By now, we’ve all heard of cryptocurrencies, but relatively few people own them, and even fewer understand them. This article tries to demystify cryptocurrencies.
The idea of cryptocurrency is tough to grasp because the idea is new on many levels. It’s this fairy cake mix of novel computer science, cutting-edge social engineering technologies, novel tradeable instruments, and monetary systems with a political icing. It’s also a disruptive technology that feeds on an acute need for change.
In a Nutshell
Simply put, a cryptocurrency is a fraud-resistant, decentralized monetary system. This is achieved through cryptography, which is the science of encoded information transfer. This guarantees cryptocurrency data is unique and secure using encrypted information as the basic token of exchange (instead of gold, or government-backed paper money).
The Value of a Cryptocurrency
Typically, something must be relatively scarce and widely accepted by others to serve as a mean of payment or trade. For instance, gold, silver, diamonds, and oil derive their value from being scarce and expensive to mine.
Similarly, the U.S. dollar has its value determined by the exchange rate, Treasury notes, and measurement against foreign exchange reserves. As explained by an economist, Doug Levinson, in a Ted-ED, the dollar’s intrinsic value comes from two major factors: its circulating supply (or liquidity) and its wide acceptance. It’s the only currency that the government accepts. It’s what the wider public uses for commerce.
Translating that to a digital currency like bitcoin, there is only a limited quantity of bitcoins available. Even with no government approval, people are widely using it.
Furthermore, there are no physical coins or notes in cryptocurrencies. There are also no banks involved and no governing authorities. They live natively on the internet and come with no third-party fees. The transactions are increasingly fast and ultimately secure. Therefore, they have great potential to disrupt, in a positive way, many aspects of our lives.
Sending money from one country to the other will save greatly on bank fees and processing time. All you need is a crypto wallet loaded with the cryptocurrency of your choice. No paperwork, no sassy clerk!
Since bitcoin lost some ground due to relatively high volatility and processing fees for small payments, other forks emerged with optimized features.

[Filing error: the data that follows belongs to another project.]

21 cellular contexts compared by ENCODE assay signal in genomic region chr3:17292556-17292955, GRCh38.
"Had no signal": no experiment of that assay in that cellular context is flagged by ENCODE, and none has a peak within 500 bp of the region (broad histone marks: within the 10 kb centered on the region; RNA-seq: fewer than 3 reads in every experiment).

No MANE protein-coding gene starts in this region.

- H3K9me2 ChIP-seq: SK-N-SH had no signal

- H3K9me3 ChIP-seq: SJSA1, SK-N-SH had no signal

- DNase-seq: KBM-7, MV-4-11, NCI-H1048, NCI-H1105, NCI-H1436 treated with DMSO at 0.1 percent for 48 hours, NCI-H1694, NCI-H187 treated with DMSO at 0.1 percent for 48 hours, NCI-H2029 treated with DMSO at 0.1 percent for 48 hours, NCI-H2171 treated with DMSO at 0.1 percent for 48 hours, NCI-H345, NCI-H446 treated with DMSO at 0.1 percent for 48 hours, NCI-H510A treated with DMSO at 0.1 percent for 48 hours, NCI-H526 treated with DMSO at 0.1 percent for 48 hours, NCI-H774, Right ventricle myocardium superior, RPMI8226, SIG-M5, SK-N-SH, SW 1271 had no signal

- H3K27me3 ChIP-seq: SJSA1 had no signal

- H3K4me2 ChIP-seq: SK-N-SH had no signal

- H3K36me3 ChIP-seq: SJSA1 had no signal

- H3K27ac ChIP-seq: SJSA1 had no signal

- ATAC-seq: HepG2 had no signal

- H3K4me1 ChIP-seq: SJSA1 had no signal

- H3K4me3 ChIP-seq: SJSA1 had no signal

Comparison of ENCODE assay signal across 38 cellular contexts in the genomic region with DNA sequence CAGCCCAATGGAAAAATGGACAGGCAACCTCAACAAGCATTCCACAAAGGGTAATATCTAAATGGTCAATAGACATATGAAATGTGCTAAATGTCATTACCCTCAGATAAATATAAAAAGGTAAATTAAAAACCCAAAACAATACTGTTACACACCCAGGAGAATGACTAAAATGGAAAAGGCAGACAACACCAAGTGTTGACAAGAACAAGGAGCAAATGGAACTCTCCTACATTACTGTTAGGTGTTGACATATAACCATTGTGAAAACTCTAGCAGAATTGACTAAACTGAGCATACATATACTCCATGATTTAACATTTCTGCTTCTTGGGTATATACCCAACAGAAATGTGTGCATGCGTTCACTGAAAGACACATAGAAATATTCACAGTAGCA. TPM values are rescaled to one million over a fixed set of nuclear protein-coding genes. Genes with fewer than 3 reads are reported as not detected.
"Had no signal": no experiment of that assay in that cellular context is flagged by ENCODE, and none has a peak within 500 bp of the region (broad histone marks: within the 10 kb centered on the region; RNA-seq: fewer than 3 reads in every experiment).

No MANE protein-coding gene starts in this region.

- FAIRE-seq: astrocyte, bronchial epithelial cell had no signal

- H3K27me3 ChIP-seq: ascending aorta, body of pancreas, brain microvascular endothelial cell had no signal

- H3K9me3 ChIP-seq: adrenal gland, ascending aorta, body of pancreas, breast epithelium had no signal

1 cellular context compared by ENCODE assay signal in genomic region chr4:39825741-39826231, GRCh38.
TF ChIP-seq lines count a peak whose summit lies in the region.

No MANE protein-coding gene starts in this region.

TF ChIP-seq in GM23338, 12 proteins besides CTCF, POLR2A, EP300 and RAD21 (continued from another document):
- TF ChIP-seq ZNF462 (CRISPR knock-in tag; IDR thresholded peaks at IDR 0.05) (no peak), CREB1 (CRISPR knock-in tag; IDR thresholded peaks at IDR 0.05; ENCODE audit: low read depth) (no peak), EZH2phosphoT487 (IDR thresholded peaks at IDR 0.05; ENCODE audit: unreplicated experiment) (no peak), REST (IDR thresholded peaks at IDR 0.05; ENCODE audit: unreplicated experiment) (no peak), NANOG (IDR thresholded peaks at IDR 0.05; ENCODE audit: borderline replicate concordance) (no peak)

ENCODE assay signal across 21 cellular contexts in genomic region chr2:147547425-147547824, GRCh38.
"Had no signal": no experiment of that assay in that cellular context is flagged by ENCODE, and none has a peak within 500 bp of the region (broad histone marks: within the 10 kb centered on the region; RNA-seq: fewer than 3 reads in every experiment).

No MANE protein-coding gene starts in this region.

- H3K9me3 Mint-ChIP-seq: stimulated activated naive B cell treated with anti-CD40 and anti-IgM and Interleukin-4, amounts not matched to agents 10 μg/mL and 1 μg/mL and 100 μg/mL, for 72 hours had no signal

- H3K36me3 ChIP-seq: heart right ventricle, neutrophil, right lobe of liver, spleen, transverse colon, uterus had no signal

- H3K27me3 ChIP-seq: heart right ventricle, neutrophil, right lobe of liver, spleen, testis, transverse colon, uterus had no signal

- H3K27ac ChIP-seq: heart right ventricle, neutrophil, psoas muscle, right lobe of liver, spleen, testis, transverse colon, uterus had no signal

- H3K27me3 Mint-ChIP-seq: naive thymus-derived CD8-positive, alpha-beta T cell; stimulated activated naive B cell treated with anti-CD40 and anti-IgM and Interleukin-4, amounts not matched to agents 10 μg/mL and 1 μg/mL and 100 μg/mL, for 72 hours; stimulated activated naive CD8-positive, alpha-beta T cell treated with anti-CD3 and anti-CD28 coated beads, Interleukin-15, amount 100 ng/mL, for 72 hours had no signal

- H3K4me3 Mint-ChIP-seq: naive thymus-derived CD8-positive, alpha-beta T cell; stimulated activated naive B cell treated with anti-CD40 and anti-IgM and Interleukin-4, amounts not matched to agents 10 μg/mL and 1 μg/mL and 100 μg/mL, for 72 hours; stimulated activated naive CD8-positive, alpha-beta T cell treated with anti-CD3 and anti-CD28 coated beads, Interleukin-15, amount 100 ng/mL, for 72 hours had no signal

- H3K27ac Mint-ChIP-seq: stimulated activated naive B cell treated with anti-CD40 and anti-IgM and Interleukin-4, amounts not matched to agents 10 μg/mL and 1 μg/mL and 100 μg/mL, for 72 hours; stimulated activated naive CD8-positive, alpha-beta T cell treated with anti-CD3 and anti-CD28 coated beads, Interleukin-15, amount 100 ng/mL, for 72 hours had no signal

Robocoin, the first bitcoin ATM deployed in a downtown Vancouver Coffeeshop in October 2013. Credit: Wired.com
I personally lived off cryptocurrencies for quite some time and found it way more convenient than I had expected. My first attempt to dive into this new world was while working as a blogger. I requested payments in bitcoin and was eager to celebrate the reward of my first crypto paycheck. It would be French wine, a good steak and some laughter with friends. I was daydreaming.
However, the process struck me with its simplicity. I deposited my bitcoins from my crypto wallet to a MasterCard crypto cash card. The rest was as simple as a swipe.
Many options out there empower crypto enthusiasts to use their digital coins in harmony with fiat money. For example, in Australia, Living Room of Satoshi (LRoS) lets you pay for bills, credit cards, and bank accounts using cryptocurrencies.
The convenience stretches beyond paying bills, all the way to shopping or enjoying a good coffee break.
Worldwide adoption of crypto payments – source: coinmap
The Bubble Concern, Volatility, and Irrationality
None of the above explains cryptocurrencies’ values going through the ceiling, nor does it explain their volatility. In an article published by The Guardian newspaper, Ajit Tripathi, Fintech director at PwC argues that bitcoin’s meteoric rise and its creation myth have attracted more buyers.
“Bubbles are driven by sentiment and stories, and bitcoin has a great story with a lot of mystery and spectacle to it,” Tripathi says. “Is bitcoin at $40,000 by the middle of next year unthinkable? It’s not. But is there a logical and rational explanation for why it should be? I don’t think so.”
Whether it’s FUD or FOMO or some other inexplicable phenomena, there is no doubt that, while exceptionally useful and disruptive, cryptocurrencies’ ups and downs could be why they have not been adopted fully by the mainstream public yet. In time, it should settle down, and when that happens, you might just find yourself spending bitcoin for a coffee.
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Fell down the rabbit hole two years ago. Time to write about it.